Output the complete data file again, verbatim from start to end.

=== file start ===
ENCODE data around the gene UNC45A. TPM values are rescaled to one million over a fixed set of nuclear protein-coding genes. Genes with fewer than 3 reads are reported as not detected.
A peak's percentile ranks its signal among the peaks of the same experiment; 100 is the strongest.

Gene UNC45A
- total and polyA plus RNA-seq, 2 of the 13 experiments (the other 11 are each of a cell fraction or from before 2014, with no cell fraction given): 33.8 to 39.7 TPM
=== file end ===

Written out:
ENCODE data around the gene UNC45A. TPM values are rescaled to one million over a fixed set of nuclear protein-coding genes. Genes with fewer than 3 reads are reported as not detected.
A peak's percentile ranks its signal among the peaks of the same experiment; 100 is the strongest.

Gene UNC45A
- total and polyA plus RNA-seq, 2 of the 13 experiments (the other 11 are each of a cell fraction or from before 2014, with no cell fraction given): 33.8 to 39.7 TPM